The economic downturn and impact of COVID-19 is bringing national attention to the funding challenges affecting many state and local public pension plans.
The New York Times’ Mary Williams Walsh wrote, “The failure to raise more money or reduce payouts could have dire consequences” and The Wall Street Journal’s Heather Gillis reported that “pension funds are faced with even lower bond yields and no assurance that the equity market will rescue them.”
Actuarial firm Milliman estimated that pension funds across the nation lost $485 billion in the first quarter of 2020, although April brought significant rebounds, with an aggregate 5.92 percent investment return.
While not all public pension plans will be equally affected by the stock market volatility and disruptions, each will likely need to address the significant losses in fund assets. Pinning their hopes on market returns to restore solvency likely won’t be enough for most of these public pension plans, as was proved during the decade since the Great Recession.
Some state pension plans, like the Tennessee Consolidated Retirement System, were at or near 100 percent funding before the recent economic downturn. Tennessee Department of Treasury staff recently argued that the state’s pension funding ratio would cushion “the impact so any increases [in employer contributions] would be at a manageable level.”
But other states, like Illinois, have been severely underfunded for decades. On April 17, the Illinois State Senate president sent a letter to Congress asking for over $40 billion in federal funds, including $10 billion for underfunded pensions.
The assumptions and practices that public pension plans used before the crisis will largely determine the impact that the coronavirus and economic downturn will have upon their funding, and, consequently, their ability to recover. Most pension plans will be forced to raise yearly contributions, but states with severely underfunded plans may lack the fiscal capacity to meet these added costs without a major reallocation of other state spending. Additional pension contributions could possibly prompt policymakers to raise taxes or cut back on public services, neither of which are likely to be popular among constituents during the pandemic. Plans that were fully-funded (or close to it) prior to COVID-19 will be better positioned to weather a recession, although they will also likely face difficult decisions given the anticipated declines in state tax revenues.
Since the early 1980s, long-term treasury yields have fallen sevenfold. Pension systems previously relied on bonds as a reliable and secure way to grow their assets, but bonds are no longer providing the same returns due to historically low interest rates. To achieve the relatively high assumed rates of return used by most pension systems today, plans began turning to alternative investments such as private equity and real estate. However, these opaque investment categories came with additional fees and significant risks that often lead to unstable returns. The Pension Integrity Project at Reason Foundation has noted that volatility in returns can contribute to long-term underfunding, as low returns today have an outsized impact on long-term pension funding, given the power of compounding.
Now is the time for pension plans to begin to think about resiliency, and the possible impact that future pandemics and other natural or economic disasters could have upon plan funding levels. For decades, plans have taken the assumption that 8 percent returns were consistently achievable and that the diminished investment returns seen since 2001 would eventually return to the higher historic average.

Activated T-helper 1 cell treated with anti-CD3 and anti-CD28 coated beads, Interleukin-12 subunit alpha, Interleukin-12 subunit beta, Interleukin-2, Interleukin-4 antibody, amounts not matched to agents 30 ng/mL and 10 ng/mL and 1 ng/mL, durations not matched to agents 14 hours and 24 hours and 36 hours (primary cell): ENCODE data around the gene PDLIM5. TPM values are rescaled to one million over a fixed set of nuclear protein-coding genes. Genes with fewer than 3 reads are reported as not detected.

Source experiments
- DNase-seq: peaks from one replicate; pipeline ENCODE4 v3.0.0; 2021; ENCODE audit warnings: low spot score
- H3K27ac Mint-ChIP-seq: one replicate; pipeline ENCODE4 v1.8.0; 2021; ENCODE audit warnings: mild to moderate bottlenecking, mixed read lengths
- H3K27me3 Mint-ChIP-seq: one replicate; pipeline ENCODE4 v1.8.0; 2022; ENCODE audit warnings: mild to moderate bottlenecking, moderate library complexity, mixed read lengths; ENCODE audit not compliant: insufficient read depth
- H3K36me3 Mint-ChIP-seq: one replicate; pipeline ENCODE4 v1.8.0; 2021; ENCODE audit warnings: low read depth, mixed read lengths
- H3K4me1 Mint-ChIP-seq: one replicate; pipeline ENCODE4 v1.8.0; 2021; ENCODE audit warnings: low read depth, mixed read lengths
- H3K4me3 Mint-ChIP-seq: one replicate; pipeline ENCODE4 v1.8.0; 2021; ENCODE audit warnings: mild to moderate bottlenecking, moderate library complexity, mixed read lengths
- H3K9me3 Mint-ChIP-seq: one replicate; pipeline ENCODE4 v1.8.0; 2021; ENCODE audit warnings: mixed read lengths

The impact of this crisis has shown that this assumption is not realistic, especially when history now suggests a major market event could happen every 10-to-15 years. Underfunding has continued to grow due to investment returns that have failed to live up to optimistic return assumptions and the economic recession spurred by the pandemic will only accentuate the issue.
There are strategies for fostering resiliency in pension plans. Lowering discount rates and investment return assumptions would allow stakeholders to have a more accurate estimate of a pension plan’s fiscal status. Shifting the basis of assumption setting and decisionmaking away from long-term—and generally optimistic—forecasts to short-term, reality-based forecasts would allow plans to build shock absorbers to deal with fiscal crises. Plan governance should be reformed to be nonpartisan and focus on objective standards rather than the whims of any current political mood. Planning for resiliency means preparing pensions for the worst-case scenario, not the best. None of this preparation will be easy or cheap, but it is absolutely necessary to deliver the pensions promised to workers and retirees in a way that doesn’t harm taxpayers and the delivery of public services.
Varying approaches to risk—expressed through investment portfolios and assumption policies—help explain the disparate impact of the coronavirus crisis on different public pension plans. Those pension plans that were cautious and conservative in setting their actuarial assumptions should be better able to shoulder the losses caused by the pandemic. However, many public pension plans relied on unrealistic expectations, which essentially hid the true cost of providing the promised retirement benefits.
It’s past time for lawmakers and public pension plans to follow best practices and to seek resiliency to better prepare for future market shocks.
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